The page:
Has your ship been getting slower while engine RPM’s and fuel consumption continue to increase?
Experiencing irregular or inaccurate doppler readings?
Lack of volume or pressure in your ship’s cooling system?
Been a while since your last dry docking?
Good chance your vessel is coated and clogged by massive amounts of aquatic marine life known as marine growth.
You may be at the receiving end of a plethora of problems to come…
“Marine growth” or “Biofouling” within the shipping industry is a term that is used to specifically refer to problematic species that attach and grow to the underside of vessel and other waterborne oceanic infrastructures.
As you will find out in this article, marine growth continues to be a menace for ship owners and operators alike, contributing to a large range of issues that negatively impact the shipping industry on the whole.
Varieties of Growth – Soft and Hard
Blame nature! Plant and animal life are the sole contributors to marine growth formation that gives the maritime community such grief.
“Soft Growth” is growth with the same density as water. Often referred to ‘micro-fouling’ for good reason, as these microscopic aquatic organisms attach themselves to vessel’s hulls, pilings and the underwater portions of structures such as oil rigs and piers. These are the building blocks of the biofouling nuisance.
Once firmly rooted, these species begin their rapid growth cycle and develop into more established plant life like of algae, slime, grass and seaweed.
After successfully establishing their colonies, a cornucopia of other growth, including animal life are welcomed aboard this newly established marine paradise.
“Hard Growth,” which refers all animal life denser than water. Generally bigger in size than soft growth, this ‘macro-fouling’ includes barnacles, mussels, oysters, and other species of shellfish that will adhere to any underwater surface and reproduce in great numbers.
It’s not entirely their fault!
Plants and animals living in underwater environments adhere to surfaces as part of their life cycle and do this as a natural means of survival, trying to gain an evolutionary advantage.
Some marine species gain their advantage by being fast and mobile, while others protect themselves through the opposite technique, by being immobile and impervious.
For example, a barnacle that has adhered to a surface, protected by a rock-like shell (think ship’s hull), and surrounded by millions of other barnacles, stands a very good chance of survival in the ongoing competition of undersea life.
Results of Marine Growth
Whether its natural or not, this process of plant and animal life growing on human underwater structures (better known as fouling) has huge consequences on the efficiency and profits of the shipping industry.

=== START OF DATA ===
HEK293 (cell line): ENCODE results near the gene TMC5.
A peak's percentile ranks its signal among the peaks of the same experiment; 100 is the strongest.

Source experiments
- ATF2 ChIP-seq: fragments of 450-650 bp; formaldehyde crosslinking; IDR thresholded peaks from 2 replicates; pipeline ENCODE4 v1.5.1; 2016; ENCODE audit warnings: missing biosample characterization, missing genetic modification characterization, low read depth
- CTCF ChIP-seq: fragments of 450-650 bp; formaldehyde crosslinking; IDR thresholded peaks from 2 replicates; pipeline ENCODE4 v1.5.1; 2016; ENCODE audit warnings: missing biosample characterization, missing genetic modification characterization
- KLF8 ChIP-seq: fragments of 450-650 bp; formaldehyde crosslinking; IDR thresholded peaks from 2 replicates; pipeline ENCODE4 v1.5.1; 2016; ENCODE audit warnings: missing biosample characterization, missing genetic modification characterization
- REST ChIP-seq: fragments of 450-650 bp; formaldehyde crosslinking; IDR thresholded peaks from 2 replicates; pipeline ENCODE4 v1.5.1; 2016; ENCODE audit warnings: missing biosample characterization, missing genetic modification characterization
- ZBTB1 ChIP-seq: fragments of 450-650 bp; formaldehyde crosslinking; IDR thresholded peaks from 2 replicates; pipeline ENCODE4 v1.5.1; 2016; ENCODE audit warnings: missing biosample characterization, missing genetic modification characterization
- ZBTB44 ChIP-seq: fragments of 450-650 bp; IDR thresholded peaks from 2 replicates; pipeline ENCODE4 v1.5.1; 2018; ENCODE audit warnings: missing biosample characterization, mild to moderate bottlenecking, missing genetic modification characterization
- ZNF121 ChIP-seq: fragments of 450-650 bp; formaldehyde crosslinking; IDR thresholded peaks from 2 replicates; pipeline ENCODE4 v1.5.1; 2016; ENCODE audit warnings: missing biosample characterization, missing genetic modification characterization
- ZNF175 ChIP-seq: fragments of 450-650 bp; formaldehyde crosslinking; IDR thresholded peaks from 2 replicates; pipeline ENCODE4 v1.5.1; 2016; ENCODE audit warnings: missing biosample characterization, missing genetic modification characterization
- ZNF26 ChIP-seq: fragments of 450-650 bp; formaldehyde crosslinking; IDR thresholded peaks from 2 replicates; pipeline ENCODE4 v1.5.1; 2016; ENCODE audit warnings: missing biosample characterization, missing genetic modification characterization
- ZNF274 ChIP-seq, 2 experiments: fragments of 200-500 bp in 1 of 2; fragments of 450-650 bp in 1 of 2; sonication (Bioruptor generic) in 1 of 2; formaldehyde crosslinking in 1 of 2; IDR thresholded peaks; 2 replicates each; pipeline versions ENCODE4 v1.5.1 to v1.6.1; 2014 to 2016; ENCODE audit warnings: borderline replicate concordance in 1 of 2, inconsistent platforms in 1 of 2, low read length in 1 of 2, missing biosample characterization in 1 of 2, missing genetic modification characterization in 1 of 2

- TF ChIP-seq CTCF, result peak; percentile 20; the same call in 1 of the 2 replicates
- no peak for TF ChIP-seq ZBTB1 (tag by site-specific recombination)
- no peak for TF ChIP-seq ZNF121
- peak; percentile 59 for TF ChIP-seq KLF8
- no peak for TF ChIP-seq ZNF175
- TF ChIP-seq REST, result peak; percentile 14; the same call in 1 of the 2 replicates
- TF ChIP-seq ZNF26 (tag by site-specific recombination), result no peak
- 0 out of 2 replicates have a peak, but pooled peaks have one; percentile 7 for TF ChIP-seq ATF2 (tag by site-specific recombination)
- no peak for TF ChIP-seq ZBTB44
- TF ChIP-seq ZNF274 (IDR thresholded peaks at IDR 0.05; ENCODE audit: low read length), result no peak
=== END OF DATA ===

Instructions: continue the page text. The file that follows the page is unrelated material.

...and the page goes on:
If a ship’s hull is overgrown with long, heavy shellfish, it will surely make the ship far less efficient when traveling through water. This results in poor fuel economy, slower travel speeds and wasted resources.
Further problems arise when marine fouling forms huge clusters inside the intakes and outfall system of the ship. As marine organisms flourish, they block and narrow the passage of seawater intake and discharges in and out of the vessel. This may cause harm to the many heat-transfer systems relying on seawater cooling, as well as preventing proper vessel discharging.
Additionally, pilings and structures that are fouled with dense growth are subject to higher stress caused by excessive drag on their components in the sea.
Apart from operations, from an inspection standpoint, heavy marine growth coverage literally hides damages that could be clearly seen on a non-fouled structure. This prevents the identification and rectification of potential critical anomalies.
Solutions for Marine Growth Removal
Most ship hulls are painted with anti-fouling coatings that are intended to discourage the adherence of undersea life. However, the effectivity of these coatings is arguable. Not to mention, only work while coating remains intact to the hull.
Ships are also sent to drydocked periodically and cleaned with a combination of chemical applications and pressure washing. This is a costly practice as operations are halted when the ship is not sailing.
A far more rapid and inexpensive option is to conduct underwater cleanings while the vessel is still afloat.
This type of underwater work is carried out by divers employed by professional commercial diving contractors. Such diving services are abundantly available all around the world and allow for work to be completed without disrupting normal vessel operations.
During a subsea cleaning contract, vessel’s surfaces are generally scrubbed of all marine growth and biofouling using specialized underwater cleaning equipment, including, brushkarts, abrasive pads, waterjets and scrapers.
In addition to a thoroughly clean ship, a commercial diving services provider can also perform other important maintenance functions to your vessel, further reducing time and resources.
Thai Subsea Services Ltd. is known to wield the most advanced equipment and cleaning techniques that are globally recognized.
Choose TSS as the most effective solution to regenerate your vessel’s performance and service